We also eventually want to get into digital badging with these offerings. We see it as an engaging way for our members to advertise their learning track. We see this as an essential element in the future of continuing education, especially with the new generation of lawyers graduating. Our team is always looking into the future and assessing what we need to do to accommodate our members.
Katherine Shamapande, Director of Education explains how CHAP seamlessly implemented the learning management system (LMS) Elevate, yielding unprecedented results. Through Elevate’s detailed reporting and tracking , CHAP can fully measure and understand their members’ engagement.
Prior to my arrival at CommPartners, I had the honor of serving as the Director of Professional Development at the American Speech-Language-Hearing Association (ASHA). Like many of you, my department was charged with offering a diverse portfolio of continuing education programs and generating a significant amount of non-dues revenue each year. And, as I’m sure many of you can also relate, we had constant pressure to produce more programs and increase non-dues revenue, without additional resources.
Luckily for me, I led a team of extremely savvy, hard-working professionals who were passionate about their work, committed to excellence and always willing to do more. However, I knew they were already operating at full capacity, so increasing their workloads was not a sustainable solution, nor was it appropriate. Instead, I had to take a step back and audit the business model and see what superfluous and antiquated processes were in-place. During that evaluation, something struck me…we weren’t aligned with the best vendor-partners (for our needs), and/or we weren’t leveraging them to their fullest extent.
To help shed light on what I’m talking about, I’ll use ASHA’s webinar product-line as an example. When I arrived at ASHA, the department was using a self-service tool from a supplier that was nonresponsive (in a timeframe conducive to our needs), expensive, and unable/unwilling to handle support-related issues from our participants during live programs. Additionally, it wasn’t in their scope to train our subject matter experts on the platform or share the latest adult-based learning practices. In short, we had to do everything and anything related to our webinars (i.e. speaker training, platform setup, teleconference reservations, program script, reminder messages to registrants, customer support during live-programs, post-event archive conversion/posting, the list goes on and on). Even though our webinars were profitable, it took a lot of work to produce a two-hour program and I couldn’t help but question the opportunity cost of our process.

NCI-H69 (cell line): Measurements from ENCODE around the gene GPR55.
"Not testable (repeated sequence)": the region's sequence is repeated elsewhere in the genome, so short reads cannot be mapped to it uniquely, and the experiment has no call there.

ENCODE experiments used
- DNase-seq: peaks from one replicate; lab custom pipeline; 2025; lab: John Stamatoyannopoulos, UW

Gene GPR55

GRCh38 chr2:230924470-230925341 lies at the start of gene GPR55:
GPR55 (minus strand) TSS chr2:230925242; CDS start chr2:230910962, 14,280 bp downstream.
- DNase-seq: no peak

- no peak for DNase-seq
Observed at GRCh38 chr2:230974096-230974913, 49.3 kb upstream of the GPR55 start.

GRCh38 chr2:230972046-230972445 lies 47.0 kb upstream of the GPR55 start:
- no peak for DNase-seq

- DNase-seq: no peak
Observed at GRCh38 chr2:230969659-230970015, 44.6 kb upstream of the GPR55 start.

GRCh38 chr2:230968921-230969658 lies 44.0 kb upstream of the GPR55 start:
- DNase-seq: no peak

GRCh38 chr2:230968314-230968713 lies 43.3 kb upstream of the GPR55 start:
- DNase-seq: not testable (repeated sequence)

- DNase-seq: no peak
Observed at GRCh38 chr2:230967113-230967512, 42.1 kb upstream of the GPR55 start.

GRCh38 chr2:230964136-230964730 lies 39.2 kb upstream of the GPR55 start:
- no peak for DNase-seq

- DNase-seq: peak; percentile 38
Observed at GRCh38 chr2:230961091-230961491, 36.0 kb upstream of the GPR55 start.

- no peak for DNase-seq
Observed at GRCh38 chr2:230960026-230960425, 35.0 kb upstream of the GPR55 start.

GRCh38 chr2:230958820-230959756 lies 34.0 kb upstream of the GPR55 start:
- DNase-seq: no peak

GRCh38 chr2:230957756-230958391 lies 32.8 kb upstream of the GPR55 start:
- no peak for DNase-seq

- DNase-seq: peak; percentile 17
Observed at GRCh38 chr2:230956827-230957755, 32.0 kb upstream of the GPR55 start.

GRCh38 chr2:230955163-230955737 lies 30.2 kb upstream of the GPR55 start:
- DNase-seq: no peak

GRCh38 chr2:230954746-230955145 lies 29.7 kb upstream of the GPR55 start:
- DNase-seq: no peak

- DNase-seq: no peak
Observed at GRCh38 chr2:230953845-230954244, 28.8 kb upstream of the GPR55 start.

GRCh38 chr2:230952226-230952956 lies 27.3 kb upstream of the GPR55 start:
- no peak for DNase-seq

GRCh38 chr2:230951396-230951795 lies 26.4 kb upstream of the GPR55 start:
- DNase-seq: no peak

After assessing the aforementioned situation with my team, we agreed it was time for a change and that meant parting ways with our self-service vendor—an easy decision once CommPartners shared their fully managed webinar approach with us. With CommPartners onboard, we immediately realized a 50% reduction in work associated with webinars…an incredible savings on all counts. We invested that “extra time” towards thinking more intentionally about future webinar programming and concentrating on hot-button topics that would likely garner large audiences (and revenue). Additionally, we were now positioned to host more webinars than ever before. Although it would take us a little over a year to measure the impact of these calibrations, it was worth the wait! In 2014, we offered 16 new webinars and made $385k; in 2015, we offered 19 new webinars and made $567k. That’s a revenue increase of 47% in just ONE year!
We applied the same analysis on all of our product lines and vendor-partners, made similar adjustments, and observed positive results akin to our webinars. Leaning on our vendor-partners to collaborate with us on a much deeper level and act as true extensions of our staff was the best decision we made. It enabled us to focus on our core competencies and objectives, while offloading auxiliary responsibilities to our vendor-partners, who were better equipped at handling those tasks. The collective amount of saved time allowed us to plan more strategically for the future, invest in new formats and initiatives, and expand our continuing education portfolio and revenue streams.